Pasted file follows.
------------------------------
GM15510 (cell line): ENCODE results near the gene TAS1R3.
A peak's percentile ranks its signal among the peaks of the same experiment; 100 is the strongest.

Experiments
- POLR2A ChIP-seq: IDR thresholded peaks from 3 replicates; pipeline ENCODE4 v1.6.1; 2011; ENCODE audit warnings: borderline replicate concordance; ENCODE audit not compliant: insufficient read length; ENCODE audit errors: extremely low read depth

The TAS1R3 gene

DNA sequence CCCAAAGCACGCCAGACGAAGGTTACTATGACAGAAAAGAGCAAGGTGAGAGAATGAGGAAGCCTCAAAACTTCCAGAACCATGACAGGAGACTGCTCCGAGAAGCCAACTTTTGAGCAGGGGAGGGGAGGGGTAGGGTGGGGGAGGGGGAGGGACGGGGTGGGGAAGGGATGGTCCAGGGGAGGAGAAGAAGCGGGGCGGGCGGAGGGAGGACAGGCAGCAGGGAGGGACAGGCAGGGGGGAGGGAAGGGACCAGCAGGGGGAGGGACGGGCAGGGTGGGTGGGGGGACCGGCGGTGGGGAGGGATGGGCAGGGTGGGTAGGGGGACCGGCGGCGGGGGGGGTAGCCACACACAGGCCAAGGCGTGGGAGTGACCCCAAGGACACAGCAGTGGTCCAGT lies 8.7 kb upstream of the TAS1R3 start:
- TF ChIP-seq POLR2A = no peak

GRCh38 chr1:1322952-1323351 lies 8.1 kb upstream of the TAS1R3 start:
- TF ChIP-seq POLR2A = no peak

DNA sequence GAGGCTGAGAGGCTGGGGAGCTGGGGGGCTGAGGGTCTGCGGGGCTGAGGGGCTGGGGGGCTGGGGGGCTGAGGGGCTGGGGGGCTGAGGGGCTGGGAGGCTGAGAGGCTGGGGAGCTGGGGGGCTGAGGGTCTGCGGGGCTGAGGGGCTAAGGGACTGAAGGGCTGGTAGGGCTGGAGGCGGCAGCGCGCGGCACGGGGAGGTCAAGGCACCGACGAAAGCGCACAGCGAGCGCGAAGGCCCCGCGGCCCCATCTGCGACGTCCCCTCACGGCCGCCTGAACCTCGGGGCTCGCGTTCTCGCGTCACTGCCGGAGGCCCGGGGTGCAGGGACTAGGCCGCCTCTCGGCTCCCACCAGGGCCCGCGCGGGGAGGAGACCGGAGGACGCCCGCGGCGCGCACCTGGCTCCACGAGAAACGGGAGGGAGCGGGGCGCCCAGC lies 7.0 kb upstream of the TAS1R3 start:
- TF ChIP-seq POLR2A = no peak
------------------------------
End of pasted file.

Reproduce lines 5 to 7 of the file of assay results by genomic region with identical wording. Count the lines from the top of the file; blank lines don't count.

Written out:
The TAS1R3 gene

DNA sequence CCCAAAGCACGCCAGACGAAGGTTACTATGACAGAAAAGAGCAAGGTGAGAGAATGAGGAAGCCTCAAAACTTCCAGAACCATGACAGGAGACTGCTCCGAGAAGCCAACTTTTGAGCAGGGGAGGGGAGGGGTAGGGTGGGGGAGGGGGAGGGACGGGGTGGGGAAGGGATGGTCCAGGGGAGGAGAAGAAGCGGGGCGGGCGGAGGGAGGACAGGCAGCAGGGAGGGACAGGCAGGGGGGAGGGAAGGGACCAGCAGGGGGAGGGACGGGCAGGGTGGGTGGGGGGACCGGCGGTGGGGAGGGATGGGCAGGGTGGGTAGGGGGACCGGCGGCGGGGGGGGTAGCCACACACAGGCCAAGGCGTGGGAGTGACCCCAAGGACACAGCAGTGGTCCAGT lies 8.7 kb upstream of the TAS1R3 start:
- TF ChIP-seq POLR2A = no peak